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Flagging upstream dead software (Was: DICOM viewers)


[I try to widen the discussion to debian-qa for a more general solution]

On Sat, Jul 31, 2010 at 12:48:40AM +0200, Karsten Hilbert wrote:
> > BTW, this fact lets me think about adding an
> > 
> >    DeadUpstream: yes
> > 
> > field for the tasks files.  We have some of such packages and it might
> > be some interesting information which could be rendered on the web
> > sentinel.  What do you think?
> Sounds useful to me.

Thinking twice about this it makes not really sense to do the flagging
of upstream dead software only for those packages which by chance are
interesting for a specific Blend.  It would be rather interesting to
know this for Debian in general.  There are two items to discuss.

  1. Where to store the information?
  2. How to *define* DeadUpstream?

For the location I see two places: debian/control or
debian/upstream-metadata.yaml.  Past experiences show that the
acceptance for additional fields in debian/control is not very high and
this is probably for a reason.  Moreover upstream-metadata.yaml is
intended to provide information about upstream and thus the information
is perfectly right here.  However, this file does not seem to be widely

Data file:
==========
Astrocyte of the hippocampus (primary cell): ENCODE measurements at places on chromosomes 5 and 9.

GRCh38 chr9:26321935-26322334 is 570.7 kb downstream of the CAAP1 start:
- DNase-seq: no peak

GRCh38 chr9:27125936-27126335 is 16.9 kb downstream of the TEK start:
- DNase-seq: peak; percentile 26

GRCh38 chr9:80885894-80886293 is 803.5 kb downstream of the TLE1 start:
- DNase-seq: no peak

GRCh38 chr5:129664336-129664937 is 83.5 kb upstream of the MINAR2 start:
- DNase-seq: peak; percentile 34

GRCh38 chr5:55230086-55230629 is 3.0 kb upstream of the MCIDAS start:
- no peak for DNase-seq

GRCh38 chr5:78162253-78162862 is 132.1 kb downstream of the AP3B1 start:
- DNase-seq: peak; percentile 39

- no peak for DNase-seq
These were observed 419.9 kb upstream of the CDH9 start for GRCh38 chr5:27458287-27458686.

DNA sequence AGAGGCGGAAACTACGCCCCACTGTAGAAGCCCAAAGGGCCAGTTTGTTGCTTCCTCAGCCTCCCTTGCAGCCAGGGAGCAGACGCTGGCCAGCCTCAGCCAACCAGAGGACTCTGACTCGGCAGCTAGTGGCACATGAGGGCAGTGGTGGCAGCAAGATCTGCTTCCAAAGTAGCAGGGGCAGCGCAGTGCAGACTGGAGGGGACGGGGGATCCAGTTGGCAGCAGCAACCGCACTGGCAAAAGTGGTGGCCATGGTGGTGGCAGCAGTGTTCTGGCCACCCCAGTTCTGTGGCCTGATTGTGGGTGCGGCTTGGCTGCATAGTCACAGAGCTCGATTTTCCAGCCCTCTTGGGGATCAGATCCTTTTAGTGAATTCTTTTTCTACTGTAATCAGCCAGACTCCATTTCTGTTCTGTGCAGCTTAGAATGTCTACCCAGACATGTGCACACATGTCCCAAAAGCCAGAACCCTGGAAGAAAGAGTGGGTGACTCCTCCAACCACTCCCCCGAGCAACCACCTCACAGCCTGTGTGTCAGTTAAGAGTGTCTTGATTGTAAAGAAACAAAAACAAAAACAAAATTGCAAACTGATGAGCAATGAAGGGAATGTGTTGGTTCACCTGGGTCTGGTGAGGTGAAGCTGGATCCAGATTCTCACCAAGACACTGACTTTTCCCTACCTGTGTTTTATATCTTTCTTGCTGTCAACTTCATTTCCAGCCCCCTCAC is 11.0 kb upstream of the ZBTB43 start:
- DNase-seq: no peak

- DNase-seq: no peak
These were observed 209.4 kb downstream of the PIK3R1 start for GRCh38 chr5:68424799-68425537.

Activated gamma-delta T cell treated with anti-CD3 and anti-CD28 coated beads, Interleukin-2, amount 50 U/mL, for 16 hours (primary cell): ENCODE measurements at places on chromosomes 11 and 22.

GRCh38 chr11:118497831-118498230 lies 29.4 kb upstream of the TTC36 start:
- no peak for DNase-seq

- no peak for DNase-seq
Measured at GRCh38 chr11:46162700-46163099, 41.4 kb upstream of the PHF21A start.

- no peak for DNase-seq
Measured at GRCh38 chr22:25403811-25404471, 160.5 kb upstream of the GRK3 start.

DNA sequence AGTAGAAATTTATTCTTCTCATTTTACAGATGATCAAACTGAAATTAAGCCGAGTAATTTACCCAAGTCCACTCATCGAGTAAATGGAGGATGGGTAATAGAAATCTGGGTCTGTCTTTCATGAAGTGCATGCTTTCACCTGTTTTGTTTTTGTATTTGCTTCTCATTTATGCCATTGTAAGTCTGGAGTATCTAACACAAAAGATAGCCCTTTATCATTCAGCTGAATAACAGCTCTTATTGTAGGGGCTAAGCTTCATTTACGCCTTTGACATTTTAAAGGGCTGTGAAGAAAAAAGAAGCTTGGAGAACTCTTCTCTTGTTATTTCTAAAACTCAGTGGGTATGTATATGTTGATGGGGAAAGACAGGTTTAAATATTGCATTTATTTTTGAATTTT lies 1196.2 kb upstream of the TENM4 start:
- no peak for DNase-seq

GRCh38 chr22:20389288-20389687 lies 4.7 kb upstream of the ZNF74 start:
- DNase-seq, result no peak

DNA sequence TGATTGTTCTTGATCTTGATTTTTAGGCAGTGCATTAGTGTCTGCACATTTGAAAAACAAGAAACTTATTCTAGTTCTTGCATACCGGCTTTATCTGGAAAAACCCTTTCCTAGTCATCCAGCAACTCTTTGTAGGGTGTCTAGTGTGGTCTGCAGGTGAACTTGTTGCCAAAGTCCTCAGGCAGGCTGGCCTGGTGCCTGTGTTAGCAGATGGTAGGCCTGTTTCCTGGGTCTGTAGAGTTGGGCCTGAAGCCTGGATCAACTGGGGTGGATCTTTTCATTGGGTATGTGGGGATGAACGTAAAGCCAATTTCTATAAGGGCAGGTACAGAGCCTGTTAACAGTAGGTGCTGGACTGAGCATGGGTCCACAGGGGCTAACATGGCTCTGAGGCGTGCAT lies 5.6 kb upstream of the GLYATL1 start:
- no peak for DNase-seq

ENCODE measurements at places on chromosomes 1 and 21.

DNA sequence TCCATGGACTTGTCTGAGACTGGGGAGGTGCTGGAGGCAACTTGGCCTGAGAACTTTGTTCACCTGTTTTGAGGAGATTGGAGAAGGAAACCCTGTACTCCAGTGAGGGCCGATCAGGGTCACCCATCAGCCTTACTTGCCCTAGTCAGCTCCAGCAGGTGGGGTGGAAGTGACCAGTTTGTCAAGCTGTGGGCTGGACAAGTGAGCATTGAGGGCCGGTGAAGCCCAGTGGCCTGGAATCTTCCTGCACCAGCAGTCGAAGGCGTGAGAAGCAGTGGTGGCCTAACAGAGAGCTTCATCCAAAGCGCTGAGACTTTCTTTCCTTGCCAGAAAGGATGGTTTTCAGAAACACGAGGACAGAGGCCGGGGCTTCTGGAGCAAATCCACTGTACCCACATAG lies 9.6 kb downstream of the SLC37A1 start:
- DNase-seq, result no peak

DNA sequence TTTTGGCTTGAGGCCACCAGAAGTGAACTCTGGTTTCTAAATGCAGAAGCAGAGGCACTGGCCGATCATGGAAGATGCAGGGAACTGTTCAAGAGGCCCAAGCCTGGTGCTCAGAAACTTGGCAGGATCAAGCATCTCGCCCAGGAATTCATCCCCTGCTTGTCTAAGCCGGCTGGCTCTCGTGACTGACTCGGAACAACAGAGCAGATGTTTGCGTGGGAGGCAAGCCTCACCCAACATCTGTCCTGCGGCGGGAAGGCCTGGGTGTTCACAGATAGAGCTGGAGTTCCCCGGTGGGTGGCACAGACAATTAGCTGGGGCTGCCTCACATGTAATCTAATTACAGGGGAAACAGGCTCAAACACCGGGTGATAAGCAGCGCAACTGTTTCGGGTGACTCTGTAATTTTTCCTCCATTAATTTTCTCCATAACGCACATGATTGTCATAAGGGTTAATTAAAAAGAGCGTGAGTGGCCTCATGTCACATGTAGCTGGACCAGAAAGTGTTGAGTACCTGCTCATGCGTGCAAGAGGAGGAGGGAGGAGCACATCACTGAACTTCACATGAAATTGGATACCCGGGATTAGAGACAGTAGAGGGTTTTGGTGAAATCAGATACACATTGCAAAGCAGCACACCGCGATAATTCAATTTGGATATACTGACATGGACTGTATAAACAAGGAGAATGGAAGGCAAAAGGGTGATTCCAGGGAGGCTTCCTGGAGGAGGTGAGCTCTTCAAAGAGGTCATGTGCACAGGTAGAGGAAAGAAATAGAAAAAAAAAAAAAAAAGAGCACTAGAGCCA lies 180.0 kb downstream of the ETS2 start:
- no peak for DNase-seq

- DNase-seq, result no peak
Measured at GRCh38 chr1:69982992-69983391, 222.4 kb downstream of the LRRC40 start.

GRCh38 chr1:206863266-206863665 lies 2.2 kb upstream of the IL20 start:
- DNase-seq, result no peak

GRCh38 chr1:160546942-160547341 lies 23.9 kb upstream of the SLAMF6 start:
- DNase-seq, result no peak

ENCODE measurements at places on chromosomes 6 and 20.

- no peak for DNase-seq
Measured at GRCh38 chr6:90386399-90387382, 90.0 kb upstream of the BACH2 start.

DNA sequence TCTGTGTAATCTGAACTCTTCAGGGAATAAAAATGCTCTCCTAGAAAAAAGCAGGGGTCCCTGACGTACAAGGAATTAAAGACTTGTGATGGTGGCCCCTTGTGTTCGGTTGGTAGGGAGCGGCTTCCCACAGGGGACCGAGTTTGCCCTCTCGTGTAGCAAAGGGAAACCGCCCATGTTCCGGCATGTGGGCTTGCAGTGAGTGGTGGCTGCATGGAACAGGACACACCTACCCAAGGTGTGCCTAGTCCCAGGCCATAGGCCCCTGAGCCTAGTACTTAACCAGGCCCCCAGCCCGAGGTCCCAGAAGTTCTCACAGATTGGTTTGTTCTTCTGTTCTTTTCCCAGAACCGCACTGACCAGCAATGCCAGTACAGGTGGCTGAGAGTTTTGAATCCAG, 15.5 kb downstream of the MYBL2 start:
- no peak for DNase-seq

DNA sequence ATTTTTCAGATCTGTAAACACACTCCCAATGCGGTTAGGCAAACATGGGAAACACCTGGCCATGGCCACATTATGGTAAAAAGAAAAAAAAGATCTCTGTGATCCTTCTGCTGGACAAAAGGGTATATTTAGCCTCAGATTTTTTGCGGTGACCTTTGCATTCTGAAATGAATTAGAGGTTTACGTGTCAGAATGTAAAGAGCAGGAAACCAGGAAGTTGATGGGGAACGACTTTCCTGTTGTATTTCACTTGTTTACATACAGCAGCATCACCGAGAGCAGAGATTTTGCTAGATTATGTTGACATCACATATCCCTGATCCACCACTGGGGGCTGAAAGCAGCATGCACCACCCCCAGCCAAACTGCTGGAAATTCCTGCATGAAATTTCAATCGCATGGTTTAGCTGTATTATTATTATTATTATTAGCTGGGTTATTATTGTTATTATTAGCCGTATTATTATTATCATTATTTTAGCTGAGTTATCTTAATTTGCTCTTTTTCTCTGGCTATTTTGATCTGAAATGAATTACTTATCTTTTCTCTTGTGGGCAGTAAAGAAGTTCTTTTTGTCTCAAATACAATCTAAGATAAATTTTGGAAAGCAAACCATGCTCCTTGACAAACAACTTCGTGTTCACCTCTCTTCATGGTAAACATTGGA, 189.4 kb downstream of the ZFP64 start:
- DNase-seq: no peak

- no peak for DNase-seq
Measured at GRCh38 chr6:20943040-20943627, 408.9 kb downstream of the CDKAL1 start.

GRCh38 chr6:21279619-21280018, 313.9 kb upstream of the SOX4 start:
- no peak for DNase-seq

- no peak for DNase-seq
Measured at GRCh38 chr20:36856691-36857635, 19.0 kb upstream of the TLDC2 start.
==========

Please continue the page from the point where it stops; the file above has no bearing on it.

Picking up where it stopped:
accepted (and seems to be only used by Debian Med team members).  Perhaps
this would be a chance to help this file coming out of its niche.  It
would also give me some motivation to finally push the information in
this file into UDD (some code was written by Charles Plessy and waits
for final implementation into UDD).

How to *defines* DeadUpstream?

This part might need some discussion and more or less depends from the
maintainer who is maintaining the package.  Sometimes "no new upstream
version since two years" might be perfectly in line with some projects
release policy in other cases the project can be considered orphaned /
dead.  A missing upstream source at the watch file location also does
not seem to be a safe guess because the project might have moved.

But there are quite safe criterions like: Non of the authors of the
software is responding to three e-mail pings in a row or something like

What do you think?

Kind regards



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